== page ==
Interestingly enough, the European Union’s recent signing of the General Data Protection Regulation (GDPR) may necessitate that American companies create a position somewhat similar to the digital ombudsman in the near future, whether they’d like to or not. Chapter 4, Article 37 of the GDPR requires that companies create a position for a Data Protection Officer. However, this DPO focuses more on compliance with the GDPR’s policy guidelines for protecting consumer data than acting as a direct voice for consumers. It’s still a helpful role. For example, the DPO would monitor regulations prohibiting processing of individual’s data, which reveals personal attributes such as their racial or ethnic origin, political opinions, and religious or philosophical beliefs. It’s a great new job for someone with the right credentials and some 28,000 DPOs will be needed in Europe to comply with the GDPR.
Still. This compliance position doesn’t map directly to this proposed digital ombudsman, whose duties would include active user research and an active role in both presenting their findings from user research and at times, combatively representing consumer feedback.
If this Data Protection Officer position exists outside of the company reporting structure, however, it might provide the foundation for a role that includes the broader duties of a digital ombudsman. An initial problem I could foresee with this combination of the roles, however, is that simple adherence to the GDPR might still occasionally conflict with legitimate consumer concerns and demands.

Why, Though?

I have to answer the looming “why?” question. Why create this role when there are no guarantees that any of the feedback and guidelines it generates would even be enforceable? What if the role doesn’t immediately appear to generate any income? Well, first, companies should see implementing this role as an opportunity to preemptively protect their brand. To look before they leap into some sort of consumer catastrophe. Companies run into ruin not just by breaking laws, but by ignoring consumer concerns. So consider the fact that your brand can still take a battering even if you’re technically staying within the boundaries of the law.
Alex Jones in full Alex Jones mode. Screen capture from YouTube
Let’s look at Facebook again. The social media titan hemmed and hawed for weeks on how to handle “fake news” on their site, especially in the case of serial fabricator, Alex Jones. Jones uses his InfoWars platform not just to disseminate fake news and bizarro conspiracy theories but to smear innocent people, sending them into hiding and to make thinly veiled threats at public figures. After Zuckerberg offered a halting explanation to Recode’s Kara Swisher why outlets like InfoWars should keep their spaces unless they incite violence. Jones then helpfully made the case for his own removal by threatening Robert Mueller and calling him a pedophile. Apparently adhering to their own evolving policy and a somewhat Byzantine system of strikes, Facebook finally suspended Jones’ personal page for one month and said they are considering taking down some InfoWars pages. That suspension came the same day Facebook’s stock plummeted by 19 percent or approximately $120 billion in shareholder dollars due to lower than expected second-quarter earnings.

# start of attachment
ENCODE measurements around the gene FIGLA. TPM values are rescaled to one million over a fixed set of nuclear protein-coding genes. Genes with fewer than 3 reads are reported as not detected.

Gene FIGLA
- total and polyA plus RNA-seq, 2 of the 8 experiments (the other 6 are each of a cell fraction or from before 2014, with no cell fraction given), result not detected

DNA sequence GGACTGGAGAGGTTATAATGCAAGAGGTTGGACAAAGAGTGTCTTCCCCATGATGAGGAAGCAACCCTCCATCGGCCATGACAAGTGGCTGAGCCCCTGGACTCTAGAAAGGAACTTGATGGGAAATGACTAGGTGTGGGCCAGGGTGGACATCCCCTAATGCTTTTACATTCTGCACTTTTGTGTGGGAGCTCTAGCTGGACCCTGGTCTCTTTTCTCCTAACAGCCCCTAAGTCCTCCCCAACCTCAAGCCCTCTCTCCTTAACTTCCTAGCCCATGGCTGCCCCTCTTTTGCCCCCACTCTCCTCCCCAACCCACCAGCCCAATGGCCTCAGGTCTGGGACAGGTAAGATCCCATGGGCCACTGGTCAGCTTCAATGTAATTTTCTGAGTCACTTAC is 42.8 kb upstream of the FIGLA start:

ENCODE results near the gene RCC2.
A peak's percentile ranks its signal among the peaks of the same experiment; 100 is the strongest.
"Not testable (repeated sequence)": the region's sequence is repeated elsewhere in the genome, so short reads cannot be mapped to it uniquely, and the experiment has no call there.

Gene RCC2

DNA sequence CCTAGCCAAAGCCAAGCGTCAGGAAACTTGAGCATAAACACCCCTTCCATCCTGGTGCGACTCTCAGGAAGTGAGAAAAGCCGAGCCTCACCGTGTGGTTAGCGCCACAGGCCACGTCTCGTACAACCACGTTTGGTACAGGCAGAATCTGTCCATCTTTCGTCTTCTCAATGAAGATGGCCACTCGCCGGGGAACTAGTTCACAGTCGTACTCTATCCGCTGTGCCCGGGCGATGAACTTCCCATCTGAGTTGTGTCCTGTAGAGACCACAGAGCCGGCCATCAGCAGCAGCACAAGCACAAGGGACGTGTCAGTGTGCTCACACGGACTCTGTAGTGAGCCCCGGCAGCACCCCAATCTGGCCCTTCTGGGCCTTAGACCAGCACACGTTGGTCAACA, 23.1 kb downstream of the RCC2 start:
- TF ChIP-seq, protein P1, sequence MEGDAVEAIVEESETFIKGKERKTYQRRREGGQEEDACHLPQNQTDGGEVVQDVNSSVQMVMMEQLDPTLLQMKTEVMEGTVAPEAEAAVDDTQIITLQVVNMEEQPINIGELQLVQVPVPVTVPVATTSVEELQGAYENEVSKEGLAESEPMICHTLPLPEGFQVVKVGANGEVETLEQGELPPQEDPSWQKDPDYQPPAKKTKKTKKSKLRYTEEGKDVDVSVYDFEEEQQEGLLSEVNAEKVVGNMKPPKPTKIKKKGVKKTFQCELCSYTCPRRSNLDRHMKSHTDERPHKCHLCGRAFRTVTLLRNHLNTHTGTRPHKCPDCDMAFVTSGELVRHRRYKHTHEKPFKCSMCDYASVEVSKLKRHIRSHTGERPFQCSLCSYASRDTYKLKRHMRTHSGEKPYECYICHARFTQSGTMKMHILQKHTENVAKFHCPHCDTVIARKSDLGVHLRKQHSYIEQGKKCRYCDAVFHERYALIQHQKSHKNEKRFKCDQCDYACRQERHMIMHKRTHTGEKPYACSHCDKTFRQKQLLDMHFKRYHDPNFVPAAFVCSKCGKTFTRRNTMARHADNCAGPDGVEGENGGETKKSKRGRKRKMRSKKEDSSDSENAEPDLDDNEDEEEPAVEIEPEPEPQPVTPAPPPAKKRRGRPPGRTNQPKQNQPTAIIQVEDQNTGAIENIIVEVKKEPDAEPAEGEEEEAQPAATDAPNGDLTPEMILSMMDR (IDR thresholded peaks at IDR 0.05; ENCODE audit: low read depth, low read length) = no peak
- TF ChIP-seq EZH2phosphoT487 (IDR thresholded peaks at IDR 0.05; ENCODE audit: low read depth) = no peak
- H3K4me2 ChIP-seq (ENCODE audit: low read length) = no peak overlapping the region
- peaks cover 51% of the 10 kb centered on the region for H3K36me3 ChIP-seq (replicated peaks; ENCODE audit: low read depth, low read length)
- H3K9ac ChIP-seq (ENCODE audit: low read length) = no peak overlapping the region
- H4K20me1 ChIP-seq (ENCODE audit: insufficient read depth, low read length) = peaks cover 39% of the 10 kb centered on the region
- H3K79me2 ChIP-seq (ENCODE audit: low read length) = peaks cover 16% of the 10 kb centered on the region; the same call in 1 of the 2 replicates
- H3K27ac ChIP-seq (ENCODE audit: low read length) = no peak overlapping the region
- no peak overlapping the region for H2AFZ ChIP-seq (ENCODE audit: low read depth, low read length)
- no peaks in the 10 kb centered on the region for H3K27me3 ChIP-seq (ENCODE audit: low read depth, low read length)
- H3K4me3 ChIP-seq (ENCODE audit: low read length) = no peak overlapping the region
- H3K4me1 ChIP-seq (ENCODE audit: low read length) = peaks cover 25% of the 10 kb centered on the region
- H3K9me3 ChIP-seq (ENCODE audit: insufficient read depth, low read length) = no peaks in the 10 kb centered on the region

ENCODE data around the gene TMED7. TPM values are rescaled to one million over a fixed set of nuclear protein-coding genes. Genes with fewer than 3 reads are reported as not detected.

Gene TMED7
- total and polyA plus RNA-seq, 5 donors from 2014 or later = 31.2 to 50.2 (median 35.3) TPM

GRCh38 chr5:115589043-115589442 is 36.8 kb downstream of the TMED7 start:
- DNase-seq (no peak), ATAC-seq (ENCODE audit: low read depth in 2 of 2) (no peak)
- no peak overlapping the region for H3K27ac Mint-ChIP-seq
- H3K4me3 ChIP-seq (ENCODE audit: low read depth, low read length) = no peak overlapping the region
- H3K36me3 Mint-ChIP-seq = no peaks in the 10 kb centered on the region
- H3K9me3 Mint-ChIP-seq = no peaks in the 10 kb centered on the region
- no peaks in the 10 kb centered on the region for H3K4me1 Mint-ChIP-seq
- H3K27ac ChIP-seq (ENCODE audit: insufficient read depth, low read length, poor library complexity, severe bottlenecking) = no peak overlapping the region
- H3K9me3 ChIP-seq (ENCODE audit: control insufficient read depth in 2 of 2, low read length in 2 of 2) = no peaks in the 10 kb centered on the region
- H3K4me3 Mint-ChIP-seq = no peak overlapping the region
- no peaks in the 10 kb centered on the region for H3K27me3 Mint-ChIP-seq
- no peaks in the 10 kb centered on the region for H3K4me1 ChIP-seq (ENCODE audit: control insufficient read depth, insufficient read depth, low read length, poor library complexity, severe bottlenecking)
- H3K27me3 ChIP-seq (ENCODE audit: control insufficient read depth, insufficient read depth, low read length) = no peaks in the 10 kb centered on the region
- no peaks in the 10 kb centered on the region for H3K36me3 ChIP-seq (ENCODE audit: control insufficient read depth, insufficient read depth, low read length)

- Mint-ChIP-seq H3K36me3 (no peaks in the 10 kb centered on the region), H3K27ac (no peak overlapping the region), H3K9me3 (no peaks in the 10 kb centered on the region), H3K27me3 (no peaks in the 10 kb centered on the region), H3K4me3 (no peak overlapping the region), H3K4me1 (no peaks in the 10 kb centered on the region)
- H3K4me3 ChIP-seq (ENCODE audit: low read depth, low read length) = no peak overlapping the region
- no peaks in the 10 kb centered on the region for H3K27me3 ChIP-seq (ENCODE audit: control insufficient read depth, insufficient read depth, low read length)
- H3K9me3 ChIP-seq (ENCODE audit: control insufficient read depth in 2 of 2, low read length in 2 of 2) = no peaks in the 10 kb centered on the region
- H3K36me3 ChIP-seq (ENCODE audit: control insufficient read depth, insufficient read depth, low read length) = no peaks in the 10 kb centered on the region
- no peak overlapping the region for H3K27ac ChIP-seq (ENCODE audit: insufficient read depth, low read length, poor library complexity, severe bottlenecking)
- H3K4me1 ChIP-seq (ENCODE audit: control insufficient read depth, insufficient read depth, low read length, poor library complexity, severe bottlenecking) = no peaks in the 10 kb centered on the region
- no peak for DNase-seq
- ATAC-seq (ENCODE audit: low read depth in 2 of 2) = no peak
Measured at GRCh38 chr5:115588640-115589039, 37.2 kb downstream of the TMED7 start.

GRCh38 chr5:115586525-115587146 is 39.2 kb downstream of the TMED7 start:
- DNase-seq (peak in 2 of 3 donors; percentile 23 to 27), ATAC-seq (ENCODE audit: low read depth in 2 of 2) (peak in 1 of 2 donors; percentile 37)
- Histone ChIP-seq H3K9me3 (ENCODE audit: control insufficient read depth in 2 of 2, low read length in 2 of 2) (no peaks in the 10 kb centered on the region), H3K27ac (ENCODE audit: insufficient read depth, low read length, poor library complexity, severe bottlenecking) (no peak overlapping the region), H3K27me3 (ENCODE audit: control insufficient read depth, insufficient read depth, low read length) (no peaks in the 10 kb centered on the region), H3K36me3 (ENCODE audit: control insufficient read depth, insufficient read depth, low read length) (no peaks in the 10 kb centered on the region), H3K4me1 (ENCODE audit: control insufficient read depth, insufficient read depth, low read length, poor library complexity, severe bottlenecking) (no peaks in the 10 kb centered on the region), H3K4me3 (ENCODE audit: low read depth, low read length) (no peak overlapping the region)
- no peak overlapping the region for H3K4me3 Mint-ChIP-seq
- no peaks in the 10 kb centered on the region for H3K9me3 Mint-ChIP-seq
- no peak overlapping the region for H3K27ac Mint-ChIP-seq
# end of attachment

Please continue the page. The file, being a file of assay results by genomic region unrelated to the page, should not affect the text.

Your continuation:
Arguably, Zuckerberg is in a historically tough spot and I’m sure he has whip-smart people advising him on this internally. But had a digital ombudsman been dedicated to tracking this issue for months, gathering information from users and formulating solutions to present to Zuckerberg, perhaps he could have been better prepared to handle these escalating situations and felt more comfortable simply removing inciting, disingenuous players like Jones from Facebook earlier on.
So, yes, this is a plea for companies to care about something beyond generating income, beyond keeping the letter of the law, and beyond preserving their brand, even. It’s a plea for companies to more deeply understand the needs and concerns of consumers in order to cultivate a corporate conscience. It’s an exhortation for companies to rein in their practices in pursuit of a bottom line in consideration of a deeper, consumer driven sense of ethics.
Saving your company itself may be a by-product of this new emphasis.

Times are changing, and hopefully for the better where privacy and security is concerned. As you likely noticed via the deluge of privacy policy updates flooding your email inbox a few weeks back, U.S. companies are finding that following the GDPR is the safest route for them to keep playing in the European space. And that means the changes they make often affect us here in the United States, too.
Consider all this, but also consider the mounting battle against “fake news.” Consider the contentious issue of what constitutes “free speech” online. Consider the evolving cloud of dark design patterns, which we’ve barely touched on here — patterns, which often use deception to grant companies access to tremendous troves of your information.
Your company should hire someone to research and advise them on how to handle these issues and to more vigorously represent the demands of real live consumers at play in digital spaces that are evolving at dizzying speeds. And they should do it soon.